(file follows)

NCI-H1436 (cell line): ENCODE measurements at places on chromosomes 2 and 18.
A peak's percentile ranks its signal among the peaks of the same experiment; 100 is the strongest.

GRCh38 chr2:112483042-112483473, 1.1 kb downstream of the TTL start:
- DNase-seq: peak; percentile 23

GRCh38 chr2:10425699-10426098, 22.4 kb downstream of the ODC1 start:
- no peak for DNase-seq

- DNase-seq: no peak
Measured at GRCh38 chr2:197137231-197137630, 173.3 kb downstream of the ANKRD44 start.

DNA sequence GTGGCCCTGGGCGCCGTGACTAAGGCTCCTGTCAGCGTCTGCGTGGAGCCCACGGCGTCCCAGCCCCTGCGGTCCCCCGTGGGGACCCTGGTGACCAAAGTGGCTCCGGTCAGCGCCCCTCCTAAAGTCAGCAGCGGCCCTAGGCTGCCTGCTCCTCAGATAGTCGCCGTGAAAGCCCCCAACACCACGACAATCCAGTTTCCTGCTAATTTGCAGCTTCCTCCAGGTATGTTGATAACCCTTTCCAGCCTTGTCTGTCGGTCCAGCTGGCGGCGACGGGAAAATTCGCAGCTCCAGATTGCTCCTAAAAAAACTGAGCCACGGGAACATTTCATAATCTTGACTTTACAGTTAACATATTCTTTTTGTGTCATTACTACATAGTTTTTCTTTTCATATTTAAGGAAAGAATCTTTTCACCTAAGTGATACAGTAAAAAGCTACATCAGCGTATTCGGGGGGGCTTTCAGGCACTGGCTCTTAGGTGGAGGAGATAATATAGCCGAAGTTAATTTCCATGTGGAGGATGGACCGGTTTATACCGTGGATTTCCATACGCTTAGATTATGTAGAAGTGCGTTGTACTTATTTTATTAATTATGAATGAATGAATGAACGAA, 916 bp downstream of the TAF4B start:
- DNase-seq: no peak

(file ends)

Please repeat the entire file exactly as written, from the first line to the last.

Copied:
NCI-H1436 (cell line): ENCODE measurements at places on chromosomes 2 and 18.
A peak's percentile ranks its signal among the peaks of the same experiment; 100 is the strongest.

GRCh38 chr2:112483042-112483473, 1.1 kb downstream of the TTL start:
- DNase-seq: peak; percentile 23

GRCh38 chr2:10425699-10426098, 22.4 kb downstream of the ODC1 start:
- no peak for DNase-seq

- DNase-seq: no peak
Measured at GRCh38 chr2:197137231-197137630, 173.3 kb downstream of the ANKRD44 start.

DNA sequence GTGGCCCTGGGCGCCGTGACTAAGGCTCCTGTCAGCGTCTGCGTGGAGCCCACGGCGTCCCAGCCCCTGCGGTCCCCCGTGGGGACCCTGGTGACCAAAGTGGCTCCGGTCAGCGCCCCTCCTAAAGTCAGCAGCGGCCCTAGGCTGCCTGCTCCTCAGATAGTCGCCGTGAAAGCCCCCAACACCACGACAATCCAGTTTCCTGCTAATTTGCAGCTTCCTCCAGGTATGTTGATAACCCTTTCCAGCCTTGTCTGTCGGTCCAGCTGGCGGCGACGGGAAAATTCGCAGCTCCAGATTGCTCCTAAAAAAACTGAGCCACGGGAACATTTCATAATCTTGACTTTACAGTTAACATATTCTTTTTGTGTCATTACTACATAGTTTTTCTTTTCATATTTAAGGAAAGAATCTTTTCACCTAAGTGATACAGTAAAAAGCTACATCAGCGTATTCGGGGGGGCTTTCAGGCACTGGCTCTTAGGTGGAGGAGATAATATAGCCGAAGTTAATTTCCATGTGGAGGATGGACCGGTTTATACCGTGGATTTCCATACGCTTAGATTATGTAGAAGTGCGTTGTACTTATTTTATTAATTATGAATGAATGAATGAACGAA, 916 bp downstream of the TAF4B start:
- DNase-seq: no peak